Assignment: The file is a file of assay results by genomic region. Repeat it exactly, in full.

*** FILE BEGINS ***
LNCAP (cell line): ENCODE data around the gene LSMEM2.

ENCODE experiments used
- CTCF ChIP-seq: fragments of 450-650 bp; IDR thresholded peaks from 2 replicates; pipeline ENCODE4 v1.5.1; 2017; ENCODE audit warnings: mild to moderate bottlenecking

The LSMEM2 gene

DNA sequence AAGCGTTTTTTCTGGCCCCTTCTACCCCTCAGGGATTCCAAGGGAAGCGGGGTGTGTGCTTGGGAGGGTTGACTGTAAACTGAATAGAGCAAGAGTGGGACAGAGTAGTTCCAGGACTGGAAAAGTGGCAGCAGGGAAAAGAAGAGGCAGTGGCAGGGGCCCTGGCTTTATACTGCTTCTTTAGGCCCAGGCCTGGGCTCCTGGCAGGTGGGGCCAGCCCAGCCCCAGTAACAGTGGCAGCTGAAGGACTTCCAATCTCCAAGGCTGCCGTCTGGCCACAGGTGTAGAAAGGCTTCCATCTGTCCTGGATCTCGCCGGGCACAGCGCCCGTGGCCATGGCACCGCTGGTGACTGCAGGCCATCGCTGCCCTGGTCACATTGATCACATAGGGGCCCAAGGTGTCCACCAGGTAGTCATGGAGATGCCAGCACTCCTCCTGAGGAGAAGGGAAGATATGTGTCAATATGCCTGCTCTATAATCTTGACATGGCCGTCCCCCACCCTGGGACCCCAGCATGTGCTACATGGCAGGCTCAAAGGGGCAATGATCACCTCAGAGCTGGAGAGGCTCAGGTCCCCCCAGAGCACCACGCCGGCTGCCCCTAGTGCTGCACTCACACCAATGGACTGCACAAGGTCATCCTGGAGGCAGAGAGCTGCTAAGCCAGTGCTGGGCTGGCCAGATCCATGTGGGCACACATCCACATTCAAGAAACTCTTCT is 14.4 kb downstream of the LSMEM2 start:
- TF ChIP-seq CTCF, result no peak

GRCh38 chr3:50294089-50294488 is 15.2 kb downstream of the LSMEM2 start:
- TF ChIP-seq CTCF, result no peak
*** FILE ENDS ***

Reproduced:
LNCAP (cell line): ENCODE data around the gene LSMEM2.

ENCODE experiments used
- CTCF ChIP-seq: fragments of 450-650 bp; IDR thresholded peaks from 2 replicates; pipeline ENCODE4 v1.5.1; 2017; ENCODE audit warnings: mild to moderate bottlenecking

The LSMEM2 gene

DNA sequence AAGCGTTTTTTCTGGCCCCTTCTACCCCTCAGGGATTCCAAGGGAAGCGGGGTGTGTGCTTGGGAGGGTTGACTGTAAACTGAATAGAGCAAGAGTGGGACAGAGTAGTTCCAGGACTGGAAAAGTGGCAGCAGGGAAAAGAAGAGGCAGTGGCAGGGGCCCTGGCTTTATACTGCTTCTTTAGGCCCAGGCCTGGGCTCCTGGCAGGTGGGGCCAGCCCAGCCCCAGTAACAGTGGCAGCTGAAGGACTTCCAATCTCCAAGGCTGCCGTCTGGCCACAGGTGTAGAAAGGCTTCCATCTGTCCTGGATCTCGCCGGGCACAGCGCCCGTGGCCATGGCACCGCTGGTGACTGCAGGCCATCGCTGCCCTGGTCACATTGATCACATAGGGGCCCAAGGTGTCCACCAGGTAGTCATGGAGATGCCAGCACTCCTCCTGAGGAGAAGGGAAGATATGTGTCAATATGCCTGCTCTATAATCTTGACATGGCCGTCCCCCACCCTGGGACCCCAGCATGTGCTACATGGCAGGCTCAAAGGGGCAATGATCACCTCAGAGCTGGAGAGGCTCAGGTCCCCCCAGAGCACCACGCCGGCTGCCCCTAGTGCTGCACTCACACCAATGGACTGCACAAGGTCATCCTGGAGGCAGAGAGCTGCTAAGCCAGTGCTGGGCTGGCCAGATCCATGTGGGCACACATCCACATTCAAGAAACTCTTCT is 14.4 kb downstream of the LSMEM2 start:
- TF ChIP-seq CTCF, result no peak

GRCh38 chr3:50294089-50294488 is 15.2 kb downstream of the LSMEM2 start:
- TF ChIP-seq CTCF, result no peak